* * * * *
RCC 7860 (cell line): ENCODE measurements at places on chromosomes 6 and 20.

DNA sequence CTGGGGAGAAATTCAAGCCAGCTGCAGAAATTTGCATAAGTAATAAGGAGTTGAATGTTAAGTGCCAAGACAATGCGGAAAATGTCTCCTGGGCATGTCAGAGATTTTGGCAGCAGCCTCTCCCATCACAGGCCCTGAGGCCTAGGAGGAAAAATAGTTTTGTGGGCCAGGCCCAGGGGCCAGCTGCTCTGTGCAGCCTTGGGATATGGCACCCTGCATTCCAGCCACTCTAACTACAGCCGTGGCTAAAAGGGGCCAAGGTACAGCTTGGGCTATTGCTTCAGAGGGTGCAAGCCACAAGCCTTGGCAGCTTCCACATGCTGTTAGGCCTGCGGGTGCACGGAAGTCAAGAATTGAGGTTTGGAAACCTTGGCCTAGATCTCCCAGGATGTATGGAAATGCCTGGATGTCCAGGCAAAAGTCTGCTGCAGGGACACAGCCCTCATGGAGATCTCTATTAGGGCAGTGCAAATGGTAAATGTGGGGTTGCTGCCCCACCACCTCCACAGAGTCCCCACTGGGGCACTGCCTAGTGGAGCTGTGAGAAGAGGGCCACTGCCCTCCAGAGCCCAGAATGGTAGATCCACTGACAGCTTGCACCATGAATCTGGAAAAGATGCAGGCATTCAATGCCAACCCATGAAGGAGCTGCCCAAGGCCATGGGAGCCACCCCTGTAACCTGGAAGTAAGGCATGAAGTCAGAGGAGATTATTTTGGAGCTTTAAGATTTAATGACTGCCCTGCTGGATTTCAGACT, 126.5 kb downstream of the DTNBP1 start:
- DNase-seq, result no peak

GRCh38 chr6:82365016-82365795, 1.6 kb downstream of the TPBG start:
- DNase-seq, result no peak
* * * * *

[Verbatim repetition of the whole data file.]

RCC 7860 (cell line): ENCODE measurements at places on chromosomes 6 and 20.

DNA sequence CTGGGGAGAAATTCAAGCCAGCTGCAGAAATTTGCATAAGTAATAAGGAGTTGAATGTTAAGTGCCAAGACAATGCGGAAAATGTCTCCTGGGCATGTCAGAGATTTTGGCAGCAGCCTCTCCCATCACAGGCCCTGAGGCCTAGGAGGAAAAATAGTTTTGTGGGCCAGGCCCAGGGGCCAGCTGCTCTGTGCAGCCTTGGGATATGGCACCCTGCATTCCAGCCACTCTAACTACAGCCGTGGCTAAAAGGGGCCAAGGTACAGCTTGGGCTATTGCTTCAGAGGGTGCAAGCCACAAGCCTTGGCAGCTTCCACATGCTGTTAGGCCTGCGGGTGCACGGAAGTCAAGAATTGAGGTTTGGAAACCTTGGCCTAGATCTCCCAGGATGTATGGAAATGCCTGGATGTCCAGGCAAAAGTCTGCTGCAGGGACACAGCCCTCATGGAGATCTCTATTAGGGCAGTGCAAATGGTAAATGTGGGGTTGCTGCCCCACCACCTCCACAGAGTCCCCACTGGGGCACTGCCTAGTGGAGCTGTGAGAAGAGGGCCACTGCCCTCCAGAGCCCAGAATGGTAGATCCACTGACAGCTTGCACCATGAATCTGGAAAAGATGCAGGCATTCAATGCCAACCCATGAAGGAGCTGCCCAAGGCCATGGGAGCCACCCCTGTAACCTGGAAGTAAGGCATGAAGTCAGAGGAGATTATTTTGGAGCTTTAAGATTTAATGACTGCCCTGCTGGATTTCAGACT, 126.5 kb downstream of the DTNBP1 start:
- DNase-seq, result no peak

GRCh38 chr6:82365016-82365795, 1.6 kb downstream of the TPBG start:
- DNase-seq, result no peak